Parties, parties, parties and films, films, films…
On the negative side of things: this wistful NYT article -- a requiem for something that shouldn't be dying.
Posted by David Lowery at 8:14 PM
January 16, 2005
Yen gave me Takashi Miike's Gozu for Christmas, and we finally sat down to watch it last night. It was quintessential Miike (and therefore delightful), and it made me wonder I wonder: does he have severe maternal issues, or does he just like to make fun of people who do? I honestly can't tell.
But no matter how enjoyable that was, it couldn't help but pale in comparison to the other movie we watched.
It was Wong Kar Wai's 2046, of course. I know I said a few months ago that we were going to be patient and wait until we could watch it on the big screen. But that was before a high quality Hong Kong DVD, with a good transfer and sound mix, was released. With no US distribution in sight, how could we resist?
I think I was prepared for the worst. What I got was hypnotic, heartbreaking, exquistie, aching, beautiful...in short, I was sure this would be the film where his extreme methodology failed him, but from the years' worth of footage he's pulled an absolutely exquisite rumination on memory; particularly, memories of love, requited or otherwise (something I personally think I'm doomed to remain obsessed with).
Suffice to say, it's my new favorite Wong Kar Wai film, and also the first great movie of 2005 (or the last great film of 2004, for everyone who saw it last year).
Posted by David Lowery at 6:45 PM
January 15, 2005
I finished the first actual shot for the stop-motion film late last night -- which still doesn't have a title, nor a script. Stop motion may not be the best medium for a Wong Kar Wai approach, but so far I'm really enjoying it, especially since the shot I did last night was perfect. It's the first one I ever did a test on, and I'd since done two more trial runs as I learned my limitations (and how to exceed them); the final ten second version last night was gorgeous. I hope I don't run out of time to work on this thing. And I hope that I haven't run myself into a corner before even starting by choosing to make a film about the most boring visual task in the world: writing.
The New York Times has printed a delightful persuasion piece to discourage all of the people who only think they want to make movies from getting too far into the process -- thus leaving more room for those of us that do. Hooray!
Clay Liford gave me a call yesterday, just to catch up, and we ended up talking for quite a while about filmmaking and Asian horror films and stuff like that. He told me he's heading down to Austin this weekend to hang out with his friend who's an animator on Richard Linklater's A Scanner Darkly, of which he's already seen some a little bit of the rough cut, and read the script (which he says isn't too different from the Charlie Kaufman version -- which isn't too hard to find online, by the way). He left me with the impression that it's going to be a great film; an impression I was already under, but now it's somewhat substantiated. The prospects of another brilliant Linklater effort, so soon after the last one, are tremendously exciting. And I hear the trailer will be out by the end of January...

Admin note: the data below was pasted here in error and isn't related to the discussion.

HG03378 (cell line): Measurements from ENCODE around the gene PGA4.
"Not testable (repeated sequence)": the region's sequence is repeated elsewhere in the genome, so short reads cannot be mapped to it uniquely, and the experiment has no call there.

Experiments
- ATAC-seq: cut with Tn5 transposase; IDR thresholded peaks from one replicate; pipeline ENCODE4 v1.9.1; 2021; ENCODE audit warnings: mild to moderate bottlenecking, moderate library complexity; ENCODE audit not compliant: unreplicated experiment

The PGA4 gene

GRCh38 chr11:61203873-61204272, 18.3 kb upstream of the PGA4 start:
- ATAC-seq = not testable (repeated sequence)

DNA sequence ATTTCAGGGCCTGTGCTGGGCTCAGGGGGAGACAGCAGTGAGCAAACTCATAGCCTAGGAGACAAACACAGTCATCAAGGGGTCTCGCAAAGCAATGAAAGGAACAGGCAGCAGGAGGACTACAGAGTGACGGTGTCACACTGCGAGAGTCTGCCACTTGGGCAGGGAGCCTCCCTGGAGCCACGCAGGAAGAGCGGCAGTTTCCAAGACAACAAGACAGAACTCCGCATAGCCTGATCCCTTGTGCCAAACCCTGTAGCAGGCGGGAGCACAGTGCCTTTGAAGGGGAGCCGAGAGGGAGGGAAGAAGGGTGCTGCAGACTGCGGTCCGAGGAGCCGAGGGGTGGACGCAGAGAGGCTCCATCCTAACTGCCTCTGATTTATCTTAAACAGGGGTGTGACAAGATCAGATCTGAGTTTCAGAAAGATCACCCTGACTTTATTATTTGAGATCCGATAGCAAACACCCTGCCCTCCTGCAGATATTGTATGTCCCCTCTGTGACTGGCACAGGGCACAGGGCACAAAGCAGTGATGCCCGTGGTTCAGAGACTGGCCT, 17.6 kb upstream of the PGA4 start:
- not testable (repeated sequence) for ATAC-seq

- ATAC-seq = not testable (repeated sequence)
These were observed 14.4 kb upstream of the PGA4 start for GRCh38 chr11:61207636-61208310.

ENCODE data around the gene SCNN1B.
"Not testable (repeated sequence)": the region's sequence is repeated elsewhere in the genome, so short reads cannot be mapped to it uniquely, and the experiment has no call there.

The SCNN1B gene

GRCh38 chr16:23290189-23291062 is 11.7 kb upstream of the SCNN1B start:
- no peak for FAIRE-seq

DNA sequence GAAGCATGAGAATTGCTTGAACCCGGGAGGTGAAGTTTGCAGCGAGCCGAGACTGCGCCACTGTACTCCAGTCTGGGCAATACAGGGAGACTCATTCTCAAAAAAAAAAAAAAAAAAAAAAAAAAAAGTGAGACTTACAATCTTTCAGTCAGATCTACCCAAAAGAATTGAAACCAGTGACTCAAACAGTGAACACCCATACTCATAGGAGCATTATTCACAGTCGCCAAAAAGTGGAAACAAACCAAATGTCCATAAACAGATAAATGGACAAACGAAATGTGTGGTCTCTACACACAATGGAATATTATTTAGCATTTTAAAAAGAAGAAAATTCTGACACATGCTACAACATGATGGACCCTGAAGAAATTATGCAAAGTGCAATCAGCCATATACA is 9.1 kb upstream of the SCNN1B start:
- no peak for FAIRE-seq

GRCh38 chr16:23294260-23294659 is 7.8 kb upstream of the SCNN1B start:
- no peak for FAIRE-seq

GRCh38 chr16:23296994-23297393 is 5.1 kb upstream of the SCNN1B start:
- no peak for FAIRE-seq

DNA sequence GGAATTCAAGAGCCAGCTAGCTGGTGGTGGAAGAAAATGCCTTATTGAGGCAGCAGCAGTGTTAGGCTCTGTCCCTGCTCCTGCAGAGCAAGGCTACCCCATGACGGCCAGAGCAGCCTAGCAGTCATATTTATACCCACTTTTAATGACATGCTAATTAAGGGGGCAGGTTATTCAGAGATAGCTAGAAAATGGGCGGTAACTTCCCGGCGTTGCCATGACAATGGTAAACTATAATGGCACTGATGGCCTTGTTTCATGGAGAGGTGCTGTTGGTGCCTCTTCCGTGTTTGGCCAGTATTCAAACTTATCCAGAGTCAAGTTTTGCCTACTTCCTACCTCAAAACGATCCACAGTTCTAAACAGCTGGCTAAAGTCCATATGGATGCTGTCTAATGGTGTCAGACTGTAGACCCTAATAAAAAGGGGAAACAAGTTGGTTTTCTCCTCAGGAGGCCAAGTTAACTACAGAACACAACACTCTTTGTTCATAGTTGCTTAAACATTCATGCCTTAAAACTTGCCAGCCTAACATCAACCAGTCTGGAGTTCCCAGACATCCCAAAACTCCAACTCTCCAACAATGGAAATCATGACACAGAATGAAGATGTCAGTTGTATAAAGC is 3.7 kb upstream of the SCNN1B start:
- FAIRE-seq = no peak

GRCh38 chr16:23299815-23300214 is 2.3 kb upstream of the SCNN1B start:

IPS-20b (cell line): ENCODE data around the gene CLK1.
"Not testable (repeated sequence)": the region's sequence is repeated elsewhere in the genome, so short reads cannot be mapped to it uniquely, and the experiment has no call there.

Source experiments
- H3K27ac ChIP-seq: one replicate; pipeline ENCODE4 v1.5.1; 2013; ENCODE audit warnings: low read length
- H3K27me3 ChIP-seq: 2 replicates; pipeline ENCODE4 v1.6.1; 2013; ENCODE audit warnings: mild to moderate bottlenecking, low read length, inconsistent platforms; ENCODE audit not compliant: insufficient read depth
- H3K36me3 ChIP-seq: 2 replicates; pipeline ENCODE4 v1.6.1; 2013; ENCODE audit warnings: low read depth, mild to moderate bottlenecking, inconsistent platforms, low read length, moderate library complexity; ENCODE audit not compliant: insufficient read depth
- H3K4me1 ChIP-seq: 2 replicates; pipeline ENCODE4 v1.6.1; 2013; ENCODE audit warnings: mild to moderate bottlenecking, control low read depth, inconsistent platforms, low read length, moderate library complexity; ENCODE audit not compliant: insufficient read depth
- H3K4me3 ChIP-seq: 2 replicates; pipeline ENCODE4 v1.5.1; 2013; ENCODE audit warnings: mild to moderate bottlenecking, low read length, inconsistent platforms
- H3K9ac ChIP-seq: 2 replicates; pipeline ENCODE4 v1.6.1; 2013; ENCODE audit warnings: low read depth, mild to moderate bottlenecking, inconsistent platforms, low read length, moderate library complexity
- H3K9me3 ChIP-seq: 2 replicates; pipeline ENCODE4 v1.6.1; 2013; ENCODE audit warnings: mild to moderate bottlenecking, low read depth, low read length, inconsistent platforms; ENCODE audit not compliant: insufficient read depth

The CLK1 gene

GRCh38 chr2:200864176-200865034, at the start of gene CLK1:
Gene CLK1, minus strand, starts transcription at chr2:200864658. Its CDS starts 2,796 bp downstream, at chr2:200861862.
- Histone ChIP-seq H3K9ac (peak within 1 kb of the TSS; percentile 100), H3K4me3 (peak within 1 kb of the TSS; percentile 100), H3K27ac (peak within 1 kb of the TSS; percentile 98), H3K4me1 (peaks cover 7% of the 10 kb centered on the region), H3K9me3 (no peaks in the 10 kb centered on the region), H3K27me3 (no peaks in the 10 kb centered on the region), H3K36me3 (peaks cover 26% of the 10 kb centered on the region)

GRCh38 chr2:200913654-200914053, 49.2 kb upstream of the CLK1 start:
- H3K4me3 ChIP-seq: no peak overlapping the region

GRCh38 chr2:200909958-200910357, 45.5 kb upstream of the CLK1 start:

January 14, 2005
The rumors are true: the buzz amongst online cinephiles at the moment is the Conversation. Read the opening manifesto here. Then read the rest of it. Then try not to get too caught up in the discussion(s), as I've been all afternoon.
I'm now going to go off and try to pretend that measuring makeshift dolly track in preparation for tonight's stop-motion work is a vastly more interesting pasttime then defending Spiderman 2 alongside The Brown Bunny.
Posted by David Lowery at 4:49 PM
A melange of marketing materials...
E-mails concerning advertising have been flying fast. Neu's poster design is staying on the website, but we decided we also needed something with a more human look to get people to buy tickets to this thing. Yen and I have been coming up with dozens of rough drafts and many variants on the same themes as we work towards a design for a new one sheet (and also postcards and a series of 11x17 mini-posters). We're pretty close to a really gorgeous final version, which, come March, will be plastered throughout the streets of Austin.
And now, almost one year after beginning it, to finish cutting a new trailer...
January 13, 2005
While watching the various retrospectives in NY, I noticed a few other repeat customers who were attending the same films I was, which reminded me of Cinemania, a documentary I'd always meant to catch about obsessive compulsive moviegoers. I watched it this afternoon, and sure enough, a few of its distinctive subjects had sat in front of me at more than one movie.
I watch a lot of movies, more than most people; and I know people who watch more movies than I do. But these folks' love of cinema is a little bit off the deep end -- and not because they do nothing but watch films day in and day out (something I wouldn't mind doing from time to time) but because they don't seem to reciprocate in any way. It is true that watching movies can enrich your life and let you experience things vicariously you'd otherwise miss out on, but what's the point when you're merely a sponge, when there's no form of output whatsoever? All that enrichment goes to waste. But I suppose that's compulsion for you, I suppose, and as Roger Ebert said in his review, there are things far worse than movies to be obsessed with.